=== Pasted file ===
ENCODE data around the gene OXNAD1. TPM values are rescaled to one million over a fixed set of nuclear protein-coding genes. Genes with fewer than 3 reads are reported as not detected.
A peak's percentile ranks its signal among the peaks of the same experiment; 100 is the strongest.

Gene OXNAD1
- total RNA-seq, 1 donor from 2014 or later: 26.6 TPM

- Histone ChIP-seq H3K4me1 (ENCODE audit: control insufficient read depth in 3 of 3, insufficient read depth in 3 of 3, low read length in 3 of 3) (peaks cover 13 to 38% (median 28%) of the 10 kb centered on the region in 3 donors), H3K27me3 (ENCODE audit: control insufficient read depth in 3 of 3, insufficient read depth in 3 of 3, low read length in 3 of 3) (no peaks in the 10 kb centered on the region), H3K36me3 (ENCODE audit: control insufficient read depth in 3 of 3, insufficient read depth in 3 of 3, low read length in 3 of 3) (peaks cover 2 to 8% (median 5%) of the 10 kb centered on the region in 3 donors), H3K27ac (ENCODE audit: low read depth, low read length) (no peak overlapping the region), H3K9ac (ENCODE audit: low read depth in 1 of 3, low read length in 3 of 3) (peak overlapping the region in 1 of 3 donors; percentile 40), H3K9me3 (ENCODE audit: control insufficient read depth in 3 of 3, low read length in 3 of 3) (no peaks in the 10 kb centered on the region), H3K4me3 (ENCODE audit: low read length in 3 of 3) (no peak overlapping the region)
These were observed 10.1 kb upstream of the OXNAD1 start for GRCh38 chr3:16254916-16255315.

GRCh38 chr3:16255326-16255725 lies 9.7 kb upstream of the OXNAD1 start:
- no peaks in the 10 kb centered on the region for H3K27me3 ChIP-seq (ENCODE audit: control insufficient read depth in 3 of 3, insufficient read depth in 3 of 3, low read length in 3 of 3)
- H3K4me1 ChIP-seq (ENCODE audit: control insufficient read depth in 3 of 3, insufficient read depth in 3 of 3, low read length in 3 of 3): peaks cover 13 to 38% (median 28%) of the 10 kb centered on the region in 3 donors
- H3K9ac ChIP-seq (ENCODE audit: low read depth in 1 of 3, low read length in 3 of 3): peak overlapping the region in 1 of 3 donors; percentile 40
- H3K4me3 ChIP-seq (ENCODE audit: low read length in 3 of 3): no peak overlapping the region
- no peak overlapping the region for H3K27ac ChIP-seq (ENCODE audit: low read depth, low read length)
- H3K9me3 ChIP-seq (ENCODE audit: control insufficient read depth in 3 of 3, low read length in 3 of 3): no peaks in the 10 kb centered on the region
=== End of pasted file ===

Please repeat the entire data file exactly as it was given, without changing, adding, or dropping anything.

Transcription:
ENCODE data around the gene OXNAD1. TPM values are rescaled to one million over a fixed set of nuclear protein-coding genes. Genes with fewer than 3 reads are reported as not detected.
A peak's percentile ranks its signal among the peaks of the same experiment; 100 is the strongest.

Gene OXNAD1
- total RNA-seq, 1 donor from 2014 or later: 26.6 TPM

- Histone ChIP-seq H3K4me1 (ENCODE audit: control insufficient read depth in 3 of 3, insufficient read depth in 3 of 3, low read length in 3 of 3) (peaks cover 13 to 38% (median 28%) of the 10 kb centered on the region in 3 donors), H3K27me3 (ENCODE audit: control insufficient read depth in 3 of 3, insufficient read depth in 3 of 3, low read length in 3 of 3) (no peaks in the 10 kb centered on the region), H3K36me3 (ENCODE audit: control insufficient read depth in 3 of 3, insufficient read depth in 3 of 3, low read length in 3 of 3) (peaks cover 2 to 8% (median 5%) of the 10 kb centered on the region in 3 donors), H3K27ac (ENCODE audit: low read depth, low read length) (no peak overlapping the region), H3K9ac (ENCODE audit: low read depth in 1 of 3, low read length in 3 of 3) (peak overlapping the region in 1 of 3 donors; percentile 40), H3K9me3 (ENCODE audit: control insufficient read depth in 3 of 3, low read length in 3 of 3) (no peaks in the 10 kb centered on the region), H3K4me3 (ENCODE audit: low read length in 3 of 3) (no peak overlapping the region)
These were observed 10.1 kb upstream of the OXNAD1 start for GRCh38 chr3:16254916-16255315.

GRCh38 chr3:16255326-16255725 lies 9.7 kb upstream of the OXNAD1 start:
- no peaks in the 10 kb centered on the region for H3K27me3 ChIP-seq (ENCODE audit: control insufficient read depth in 3 of 3, insufficient read depth in 3 of 3, low read length in 3 of 3)
- H3K4me1 ChIP-seq (ENCODE audit: control insufficient read depth in 3 of 3, insufficient read depth in 3 of 3, low read length in 3 of 3): peaks cover 13 to 38% (median 28%) of the 10 kb centered on the region in 3 donors
- H3K9ac ChIP-seq (ENCODE audit: low read depth in 1 of 3, low read length in 3 of 3): peak overlapping the region in 1 of 3 donors; percentile 40
- H3K4me3 ChIP-seq (ENCODE audit: low read length in 3 of 3): no peak overlapping the region
- no peak overlapping the region for H3K27ac ChIP-seq (ENCODE audit: low read depth, low read length)
- H3K9me3 ChIP-seq (ENCODE audit: control insufficient read depth in 3 of 3, low read length in 3 of 3): no peaks in the 10 kb centered on the region